londonbard: walking tabby cat, (Tyger) (send in the clowns)
I realised that Squidge, a mature clown-loach, was in difficulties at about noon yesterday. When I got her out I realised that she was dead. She must have died a few seconds before I saw something was wrong.

To cut a long story short there was a wipe-out in the living room aquarium.

I thought it must be sickness - I'm still not sure but so many died at once that it was almost certainly some sort of pollution.

I lost the clownloaches. Andrew used to be nervous of them when he was a young child, and he's about 24 now, so I had the shoal then. That would make the medium sized loaches probably around 20 years old minimum. I didn't think they were that old. They certainly outlasted the aquarium records. There were three medium and one very large (with Squidge being my favourite. Squidge had abnormal stripes, she was a fat female and the central stripe only went halfway down her body, but she had a large black spot over her stomach. It tended to hide just how well-fed she was.)

I managed to get Greyshadow out and it looked as though there was a chance - died about three hours later. Greyshadow was the most recent addition and my first thought when I saw that the clownloach were affected was that it must have carried a sickness and I couldn't have quarantined it for long enough.

The very largest clownloach is at least the length of my hand. He is still clinging to life but just alive. I am sure he will be dead by morning and I don't know anything else to do. There were also three small clownloaches, the triplets were about three inches long - and they were dead before I realised anything was wrong. (The triplets actually got almost two years quarentine! I got them just before the everlasting move was first announced. I was also offered a job that I had to turn down "because I was just about to move. They had settled into the bedroom aquarium and were only moved to the clownloach tank when I had to strip it in a hurry to put in the Malawis.)

I also lost the gold female angel and several swordtails.

Clownloaches in public aquaria have lived for 40 years or more. I had tried to make arrangements for mine, in case anything happened to me. (I loved those clownloaches.)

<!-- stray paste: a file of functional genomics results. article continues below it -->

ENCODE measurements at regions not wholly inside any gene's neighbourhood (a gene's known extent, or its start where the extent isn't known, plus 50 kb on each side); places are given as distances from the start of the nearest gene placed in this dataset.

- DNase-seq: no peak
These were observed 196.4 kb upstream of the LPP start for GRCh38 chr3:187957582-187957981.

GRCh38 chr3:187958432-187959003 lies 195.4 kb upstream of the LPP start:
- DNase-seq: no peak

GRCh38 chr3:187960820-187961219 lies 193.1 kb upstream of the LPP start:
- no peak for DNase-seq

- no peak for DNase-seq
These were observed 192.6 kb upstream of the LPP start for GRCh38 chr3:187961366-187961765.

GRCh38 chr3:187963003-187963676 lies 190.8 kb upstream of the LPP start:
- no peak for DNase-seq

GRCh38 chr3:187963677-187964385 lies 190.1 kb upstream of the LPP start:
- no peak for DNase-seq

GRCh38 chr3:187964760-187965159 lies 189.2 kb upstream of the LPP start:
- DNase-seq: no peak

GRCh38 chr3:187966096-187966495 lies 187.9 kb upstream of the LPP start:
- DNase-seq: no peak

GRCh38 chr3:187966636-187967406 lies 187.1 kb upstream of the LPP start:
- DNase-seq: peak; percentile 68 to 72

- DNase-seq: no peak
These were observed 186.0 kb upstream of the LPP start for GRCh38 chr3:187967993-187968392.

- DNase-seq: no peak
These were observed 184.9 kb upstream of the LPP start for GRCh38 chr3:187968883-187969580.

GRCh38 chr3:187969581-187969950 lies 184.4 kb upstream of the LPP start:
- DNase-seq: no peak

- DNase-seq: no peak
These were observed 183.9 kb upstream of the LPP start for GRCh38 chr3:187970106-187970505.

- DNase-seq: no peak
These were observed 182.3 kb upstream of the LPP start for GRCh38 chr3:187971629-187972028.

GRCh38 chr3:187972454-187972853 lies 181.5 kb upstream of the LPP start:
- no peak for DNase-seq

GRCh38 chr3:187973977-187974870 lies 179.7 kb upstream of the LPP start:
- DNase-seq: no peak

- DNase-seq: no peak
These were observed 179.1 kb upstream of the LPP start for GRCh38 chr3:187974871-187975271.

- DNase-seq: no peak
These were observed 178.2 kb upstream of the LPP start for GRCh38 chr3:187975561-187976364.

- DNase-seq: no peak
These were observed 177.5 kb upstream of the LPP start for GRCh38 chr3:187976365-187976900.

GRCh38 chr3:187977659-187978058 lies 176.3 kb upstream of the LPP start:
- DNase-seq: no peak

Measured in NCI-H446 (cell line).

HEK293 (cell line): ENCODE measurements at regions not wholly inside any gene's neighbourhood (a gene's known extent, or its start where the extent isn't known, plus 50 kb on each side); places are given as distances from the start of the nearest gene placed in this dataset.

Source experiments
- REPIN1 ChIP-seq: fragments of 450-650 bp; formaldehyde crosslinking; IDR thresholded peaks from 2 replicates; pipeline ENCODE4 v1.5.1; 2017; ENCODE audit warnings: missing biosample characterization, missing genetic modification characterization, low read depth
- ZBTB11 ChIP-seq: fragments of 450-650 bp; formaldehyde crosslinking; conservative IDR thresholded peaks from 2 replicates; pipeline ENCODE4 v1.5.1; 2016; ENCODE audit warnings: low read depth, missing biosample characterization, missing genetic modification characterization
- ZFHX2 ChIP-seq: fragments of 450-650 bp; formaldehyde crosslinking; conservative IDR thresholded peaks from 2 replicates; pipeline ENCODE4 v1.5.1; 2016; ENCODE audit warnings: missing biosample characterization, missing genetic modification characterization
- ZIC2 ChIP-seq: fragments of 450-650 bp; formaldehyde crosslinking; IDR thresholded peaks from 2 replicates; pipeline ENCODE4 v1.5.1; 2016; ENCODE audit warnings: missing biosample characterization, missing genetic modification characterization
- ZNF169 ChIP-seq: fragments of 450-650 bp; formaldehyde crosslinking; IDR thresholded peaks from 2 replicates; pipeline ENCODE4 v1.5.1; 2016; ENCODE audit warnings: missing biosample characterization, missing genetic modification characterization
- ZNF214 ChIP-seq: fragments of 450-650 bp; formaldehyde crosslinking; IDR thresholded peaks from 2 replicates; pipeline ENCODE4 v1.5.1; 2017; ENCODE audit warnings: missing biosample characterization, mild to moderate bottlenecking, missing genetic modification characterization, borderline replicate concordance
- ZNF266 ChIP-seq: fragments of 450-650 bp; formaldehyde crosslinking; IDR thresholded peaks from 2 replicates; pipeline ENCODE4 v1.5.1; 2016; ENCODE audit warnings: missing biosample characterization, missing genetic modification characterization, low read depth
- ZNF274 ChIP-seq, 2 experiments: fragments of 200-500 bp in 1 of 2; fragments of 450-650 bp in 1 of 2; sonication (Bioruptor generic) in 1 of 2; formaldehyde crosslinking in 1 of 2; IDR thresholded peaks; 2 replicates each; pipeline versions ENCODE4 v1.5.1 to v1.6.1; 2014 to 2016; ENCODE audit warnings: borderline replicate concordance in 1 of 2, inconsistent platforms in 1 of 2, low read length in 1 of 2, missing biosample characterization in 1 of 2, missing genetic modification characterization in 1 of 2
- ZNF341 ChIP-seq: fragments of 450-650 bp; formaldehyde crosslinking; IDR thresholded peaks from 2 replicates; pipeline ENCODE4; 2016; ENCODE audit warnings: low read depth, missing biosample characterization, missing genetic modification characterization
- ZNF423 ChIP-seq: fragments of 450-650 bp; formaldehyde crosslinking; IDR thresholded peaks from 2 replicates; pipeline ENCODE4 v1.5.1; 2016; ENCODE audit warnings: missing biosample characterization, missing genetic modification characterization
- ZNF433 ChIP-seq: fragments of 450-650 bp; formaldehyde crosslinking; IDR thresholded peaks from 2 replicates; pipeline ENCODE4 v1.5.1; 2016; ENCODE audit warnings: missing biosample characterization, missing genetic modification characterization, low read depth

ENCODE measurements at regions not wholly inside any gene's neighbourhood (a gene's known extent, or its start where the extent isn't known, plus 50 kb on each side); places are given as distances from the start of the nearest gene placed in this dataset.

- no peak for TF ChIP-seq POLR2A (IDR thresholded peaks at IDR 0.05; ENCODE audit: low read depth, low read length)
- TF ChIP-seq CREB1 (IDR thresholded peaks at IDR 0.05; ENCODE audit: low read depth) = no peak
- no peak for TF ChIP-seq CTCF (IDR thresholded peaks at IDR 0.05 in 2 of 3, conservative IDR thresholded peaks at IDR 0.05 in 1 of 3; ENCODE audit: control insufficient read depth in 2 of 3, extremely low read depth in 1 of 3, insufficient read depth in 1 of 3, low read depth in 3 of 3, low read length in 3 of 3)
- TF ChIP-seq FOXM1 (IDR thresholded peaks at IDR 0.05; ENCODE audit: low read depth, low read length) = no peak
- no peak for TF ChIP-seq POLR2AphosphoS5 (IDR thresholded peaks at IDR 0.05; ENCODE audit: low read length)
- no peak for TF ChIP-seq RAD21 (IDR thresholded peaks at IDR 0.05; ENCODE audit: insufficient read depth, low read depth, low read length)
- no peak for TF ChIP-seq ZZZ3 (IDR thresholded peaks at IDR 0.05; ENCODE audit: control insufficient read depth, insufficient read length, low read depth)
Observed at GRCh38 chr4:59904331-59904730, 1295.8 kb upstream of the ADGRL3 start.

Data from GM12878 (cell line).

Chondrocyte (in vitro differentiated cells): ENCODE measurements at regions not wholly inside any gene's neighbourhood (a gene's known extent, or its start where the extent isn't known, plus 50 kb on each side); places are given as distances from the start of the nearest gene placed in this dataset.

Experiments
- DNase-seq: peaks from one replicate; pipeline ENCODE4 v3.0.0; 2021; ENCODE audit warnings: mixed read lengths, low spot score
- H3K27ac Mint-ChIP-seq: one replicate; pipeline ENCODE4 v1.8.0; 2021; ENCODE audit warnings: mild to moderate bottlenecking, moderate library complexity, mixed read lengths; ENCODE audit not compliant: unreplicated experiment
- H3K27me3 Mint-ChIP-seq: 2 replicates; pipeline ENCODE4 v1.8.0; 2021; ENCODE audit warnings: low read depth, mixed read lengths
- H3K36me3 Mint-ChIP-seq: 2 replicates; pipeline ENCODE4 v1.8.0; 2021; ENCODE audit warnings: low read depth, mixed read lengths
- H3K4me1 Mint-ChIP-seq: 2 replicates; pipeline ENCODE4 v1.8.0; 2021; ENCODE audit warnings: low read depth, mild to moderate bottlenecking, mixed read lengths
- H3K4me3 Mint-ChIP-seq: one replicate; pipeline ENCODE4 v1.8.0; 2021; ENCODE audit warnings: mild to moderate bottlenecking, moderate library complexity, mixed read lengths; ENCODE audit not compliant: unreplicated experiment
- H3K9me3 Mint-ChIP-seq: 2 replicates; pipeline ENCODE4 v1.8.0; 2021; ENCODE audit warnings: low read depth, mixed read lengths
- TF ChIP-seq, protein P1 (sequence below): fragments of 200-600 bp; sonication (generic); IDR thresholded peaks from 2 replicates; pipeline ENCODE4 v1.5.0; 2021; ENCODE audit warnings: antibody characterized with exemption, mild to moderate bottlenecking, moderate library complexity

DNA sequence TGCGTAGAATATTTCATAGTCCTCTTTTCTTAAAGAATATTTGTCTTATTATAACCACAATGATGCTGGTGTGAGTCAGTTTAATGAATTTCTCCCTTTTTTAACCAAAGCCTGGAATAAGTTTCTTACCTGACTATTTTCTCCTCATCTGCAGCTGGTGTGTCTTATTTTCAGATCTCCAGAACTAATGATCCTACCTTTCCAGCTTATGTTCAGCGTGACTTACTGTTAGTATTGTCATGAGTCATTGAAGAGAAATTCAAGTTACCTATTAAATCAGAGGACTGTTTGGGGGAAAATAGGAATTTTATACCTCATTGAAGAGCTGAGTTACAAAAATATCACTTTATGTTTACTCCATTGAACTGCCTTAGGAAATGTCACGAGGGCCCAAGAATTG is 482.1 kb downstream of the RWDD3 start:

My first thought was sickness so I was faffing around with rubber gloves, etc. before I realised it was a wipe-out. I spent all yesterday trying to save them, with the Carnival roaring away in the background. (I haven't seen a wipeout for well over a decade and hoped I never would again.)

I was so swamped this month and missed the warnings - there should have been some if it was pollution - or if it was sickness, come to that. I had the filters out and cleaned too fast to spot if one was blocked.

When I woke up yesterday morning the first thing I saw was new parents with baby kribs in lower bedroom aquarium, right opposite my bed. I thought it was going to be such a good day. I think I was actually thinking that I may lose the gardens but at least I have the fish...

When I was desperately looking for an aquarium to hold the two clown-loach that I got out I realised that the second generation fairy cichlids also have new fry - which made it impossible to keep the loaches in there temporaily. The new parents would have attacked in perceived self-defence.


Having written and reread the above the cause was likely to be over-crowding.

ETA - all the clownloaches are now dead. 5.30 a.m. August Bank Holiday Monday.


londonbard: walking tabby cat, (Tyger) (Default)

June 2017

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